Plaintiff's trip to the Bank began with a teller, who told him that she could cash the smaller of his two checks, which was for $40, but not the larger check, which was for $7,250.97. For that, she needed authorization from her supervisor, Yahaira Reyes. Reyes either could not or would not cash the larger check. Plaintiff then talked to the branch manager, Casasola. It was Casasola who called the police and said that plaintiff was threatening to blow up the Bank. Plaintiff was outside the Bank, smoking a cigarette and waiting for his checks to be verified, when he was arrested. That much, plaintiff and defendants agree on.

Defendants submitted evidence with their motion to strike, and plaintiff submitted evidence with his response to that motion; their accounts of the events differ.

Plaintiff declared that on February 25, 2010, he picked up two checks from the Woodland Hills office of his car insurer, State Farm. Both were on State Farm's Bank of America account, and they were signed by the same person. The State Farm employee who gave him the checks told him that he could cash the checks at the Bank of America branch nearby on Canoga Avenue, and that the checks were "preapproved and easily verifiable based on a long standing agreement between State Farm and Bank of America."

Plaintiff went to the branch the State Farm employee recommended and waited in line for a teller. The teller told him that since he did not have a Bank of America account, the Bank would charge him to cash the checks. He knew that that might be the case, and told her that he did not have a problem with that. At the teller's request, he endorsed the checks. The teller then said that she could cash the smaller check, but that the larger check needed approval from her supervisor.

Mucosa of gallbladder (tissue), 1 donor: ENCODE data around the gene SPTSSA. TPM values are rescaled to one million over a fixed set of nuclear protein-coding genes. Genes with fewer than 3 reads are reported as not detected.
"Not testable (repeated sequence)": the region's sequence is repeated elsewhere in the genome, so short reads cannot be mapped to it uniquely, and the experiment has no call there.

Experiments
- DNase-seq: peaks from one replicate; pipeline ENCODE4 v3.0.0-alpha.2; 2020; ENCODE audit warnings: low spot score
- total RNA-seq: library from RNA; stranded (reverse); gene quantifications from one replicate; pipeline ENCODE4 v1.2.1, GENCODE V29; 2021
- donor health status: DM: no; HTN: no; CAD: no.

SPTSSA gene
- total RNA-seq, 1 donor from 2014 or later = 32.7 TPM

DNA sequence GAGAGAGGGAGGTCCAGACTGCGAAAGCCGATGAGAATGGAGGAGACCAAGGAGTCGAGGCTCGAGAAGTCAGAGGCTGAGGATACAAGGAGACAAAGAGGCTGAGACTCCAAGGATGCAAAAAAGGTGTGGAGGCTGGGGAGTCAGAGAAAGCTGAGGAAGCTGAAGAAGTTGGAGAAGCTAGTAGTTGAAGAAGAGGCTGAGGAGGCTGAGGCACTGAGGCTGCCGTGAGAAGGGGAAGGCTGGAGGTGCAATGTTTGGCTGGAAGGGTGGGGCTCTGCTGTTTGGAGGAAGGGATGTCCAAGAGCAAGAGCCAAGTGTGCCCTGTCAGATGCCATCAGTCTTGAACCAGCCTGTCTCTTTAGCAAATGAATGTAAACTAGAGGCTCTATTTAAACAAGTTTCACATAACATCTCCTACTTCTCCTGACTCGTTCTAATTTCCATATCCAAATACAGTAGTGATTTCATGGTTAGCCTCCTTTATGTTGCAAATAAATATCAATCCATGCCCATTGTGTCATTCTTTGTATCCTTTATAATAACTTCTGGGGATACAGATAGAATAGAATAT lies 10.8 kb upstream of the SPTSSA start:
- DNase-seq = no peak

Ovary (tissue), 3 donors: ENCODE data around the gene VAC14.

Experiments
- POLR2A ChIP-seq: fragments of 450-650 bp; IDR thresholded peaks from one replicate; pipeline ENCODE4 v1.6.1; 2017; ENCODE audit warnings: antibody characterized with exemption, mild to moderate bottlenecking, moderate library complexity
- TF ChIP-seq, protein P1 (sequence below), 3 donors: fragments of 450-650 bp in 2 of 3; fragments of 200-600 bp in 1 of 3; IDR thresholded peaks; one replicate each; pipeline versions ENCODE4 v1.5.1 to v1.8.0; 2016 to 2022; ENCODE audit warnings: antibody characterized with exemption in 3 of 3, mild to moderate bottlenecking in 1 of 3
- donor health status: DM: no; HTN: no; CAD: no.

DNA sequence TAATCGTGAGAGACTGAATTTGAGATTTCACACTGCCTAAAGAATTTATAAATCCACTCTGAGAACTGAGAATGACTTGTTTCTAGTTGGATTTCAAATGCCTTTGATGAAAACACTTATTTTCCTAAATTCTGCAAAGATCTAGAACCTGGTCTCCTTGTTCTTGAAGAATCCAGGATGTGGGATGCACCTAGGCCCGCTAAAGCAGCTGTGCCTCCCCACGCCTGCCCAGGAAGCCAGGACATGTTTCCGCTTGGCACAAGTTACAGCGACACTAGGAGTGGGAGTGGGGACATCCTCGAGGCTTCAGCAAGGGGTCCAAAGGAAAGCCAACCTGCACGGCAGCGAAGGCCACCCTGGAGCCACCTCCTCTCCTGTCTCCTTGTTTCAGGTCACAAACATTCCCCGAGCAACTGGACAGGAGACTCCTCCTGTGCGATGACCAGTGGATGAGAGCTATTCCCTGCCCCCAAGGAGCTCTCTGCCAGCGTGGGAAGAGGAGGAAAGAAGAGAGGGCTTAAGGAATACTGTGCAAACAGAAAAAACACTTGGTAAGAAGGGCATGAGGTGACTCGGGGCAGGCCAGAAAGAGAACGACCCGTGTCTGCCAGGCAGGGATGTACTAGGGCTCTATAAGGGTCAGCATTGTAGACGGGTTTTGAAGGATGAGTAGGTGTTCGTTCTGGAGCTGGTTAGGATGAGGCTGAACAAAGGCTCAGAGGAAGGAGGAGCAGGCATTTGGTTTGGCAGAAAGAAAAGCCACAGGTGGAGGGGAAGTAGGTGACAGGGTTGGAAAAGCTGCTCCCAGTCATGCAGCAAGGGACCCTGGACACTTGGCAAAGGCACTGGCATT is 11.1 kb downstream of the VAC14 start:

The supervisor, Reyes, came to the window and said that she could not cash the check unless plaintiff opened an account. Plaintiff told her that he did not want to open an account, that he needed the money right away (he had arranged to buy a car), and that State Farm had told him that the checks were preapproved. Reyes said that she could not verify the signature on the larger check and that he would have to deposit it. Plaintiff called State Farm and told a claims adjuster, Charles Gonzalez, what was going on. Gonzalez asked to speak to Reyes, but she refused to talk to him or to give plaintiff her phone number, so that Gonzalez could call her. Plaintiff was able to get Reyes's business card from the teller. He gave Reyes's phone number to Gonzalez, and shortly thereafter heard Reyes's phone ring.

Plaintiff submitted State Farm's records concerning the call. Gonzalez wrote that he spoke to Reyes and told her that he could verify the check, specifying the check number, amount, and the name of the employee who had signed it. Reyes said that the Bank had copies of the signatures of all State Farm employees who could issue checks, and that she could not match the signature on plaintiff's check. Gonzalez expressed ...